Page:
• A remarkable amount of genotypic variation accumulated during clonal expansion that occurred during the epidemic, including multiple independent acquisitions of a novel prophage carrying the sopE gene and multiple deletion events affecting the phase II flagellin locus. (cdc.gov)
  • Such T cells are often removed via clonal deletion, leaving autoreactive B cells unstimulated and unactivated. (wikipedia.org)
  • Direct and indirect antigen presentation lead to deletion of donor-specific T cells after in utero hematopoietic cell transplantation in mice. (ca.gov)
  • We next performed allogeneic IUHCTx into donor-specific T cell receptor transgenic mice and confirmed that both direct and indirect antigen presentation lead to clonal deletion of effector T cells in chimeras. (ca.gov)
  • In wild-type mice, there was a similar deletion of effector cells without expansion of donor-specific Tregs. (ca.gov)
  • Describe clonal deletion of B cells and its purpose. (nursingdons.com)
  • Here, we demonstrate that developing self-reactive B cells are not always highly sensitive to the deletion mechanisms imposed by membrane-bound self-antigens. (silverchair.com)
  • Because a PAH-induced, clonally nonrestricted deletion of B cells would have important implications for B cell repertoire development, the nature of the PAH-induced intracellular death signal was studied further. (aai.org)
  • As in clonal deletion models, and as predicted by the down-regulation of NF-κB, PAH-induced death of pro/pre-B cells was at least partially dependent on c-Myc down-regulation. (aai.org)
  • PURPOSE: IL-2 promotes activation, clonal expansion, and deletion of T cells. (gwu.edu)
  • Clonal balance depends upon the ratio of stimulatory and inhibitory signals delivered to the T cells. (johnshopkins.edu)
  • For conventional T cells, high affinity TCR-MHC engagement may preferentially generate dominant T cell clonal expansion to combat infection. (atlasofscience.org)
  • The somatic mutation occurs initially in a single cell, which continues to grow and divide, producing a group of cells with the same mutation (a clonal population). (medlineplus.gov)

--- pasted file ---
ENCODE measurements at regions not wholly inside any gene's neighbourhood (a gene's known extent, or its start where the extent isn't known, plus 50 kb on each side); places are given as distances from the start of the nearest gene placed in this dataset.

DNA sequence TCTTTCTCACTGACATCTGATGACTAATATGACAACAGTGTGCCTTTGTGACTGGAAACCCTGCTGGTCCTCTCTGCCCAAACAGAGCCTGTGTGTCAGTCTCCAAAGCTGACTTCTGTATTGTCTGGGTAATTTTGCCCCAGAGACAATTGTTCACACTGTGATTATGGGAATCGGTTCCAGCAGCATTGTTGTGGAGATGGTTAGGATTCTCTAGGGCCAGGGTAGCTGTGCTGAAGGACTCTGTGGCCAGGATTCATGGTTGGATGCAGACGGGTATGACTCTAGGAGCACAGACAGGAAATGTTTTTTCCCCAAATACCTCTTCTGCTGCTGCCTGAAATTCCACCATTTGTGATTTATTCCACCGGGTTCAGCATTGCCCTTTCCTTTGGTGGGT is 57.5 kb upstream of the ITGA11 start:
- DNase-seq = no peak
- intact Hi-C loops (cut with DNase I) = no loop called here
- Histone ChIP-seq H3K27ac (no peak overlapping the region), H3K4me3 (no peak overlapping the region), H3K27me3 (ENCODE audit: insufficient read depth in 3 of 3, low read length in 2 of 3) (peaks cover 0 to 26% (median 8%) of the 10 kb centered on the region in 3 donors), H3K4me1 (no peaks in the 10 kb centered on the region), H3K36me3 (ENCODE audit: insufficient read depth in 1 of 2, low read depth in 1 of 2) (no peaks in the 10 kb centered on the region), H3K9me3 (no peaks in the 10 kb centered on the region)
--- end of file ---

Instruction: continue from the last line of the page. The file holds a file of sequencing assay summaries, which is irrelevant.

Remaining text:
• Two indicators of clonal complexity were used, namely, the number of foster clones, described as clones with similar D-N 2 -J rearrangements but other V-rearrangement and N 1 -joining, and the maximum across all foster clones of the number of evolved clones from one foster clone. (frontiersin.org)
  • In total, 32 independent biallelic deletion lines out of 248 screened clones were isolated, and recovery of null mutants ranged from 6 to 36 % for the individual sgRNAs. (biomedcentral.com)
  • Further theories currently being investigated include the "Clonal Ignorance theory," and the "Suppressor population or Regulatory T cell theory. (news-medical.net)
  • Clonal expansion and epigenetic reprogramming following deletion or amplification of mutant IDH1 . (bvsalud.org)
  • The most common genetic abnormality in PDGFRA -associated chronic eosinophilic leukemia results from a deletion of genetic material from chromosome 4 , which brings together part of the PDGFRA gene and part of the FIP1L1 gene, creating the FIP1L1-PDGFRA fusion gene. (medlineplus.gov)
  • Histidine-rich protein 2/3 antigen concentrations were reduced with corresponding gene deletions. (cdc.gov)
  • Aquí se describe un método para la eliminación de genes dirigida y sin marcadores en Chlamydia trachomatis mediante mutagénesis de intercambio alélico de casete floxed, FLAEM. (jove.com)
  • Deletions of pfhrp2 and paralogue pfhrp3 (pfhrp2/3) genes threaten Plasmodium falciparum diagnosis by rapid diagnostic test. (cdc.gov)
  • B ) An HD iPSC with a juvenile-onset CAG repeat was transfected with a plasmid vector expressing either Sp Cas9 only (empty vector [EV]) or Sp Cas9/gRNA to establish targeted clonal lines. (jci.org)
  • We developed a procedure for rapid screening of clonal cell lines for the deletion of a protein of interest following CRISPR/Cas9 targeting in the absence of selective pressure based on dot immunoblots. (biomedcentral.com)
  • We know that Jonathan J. Keats, PhD described in 2012 the concept of clonal evolution, where that clone that was the dominant clone might change over time. (ajmc.com)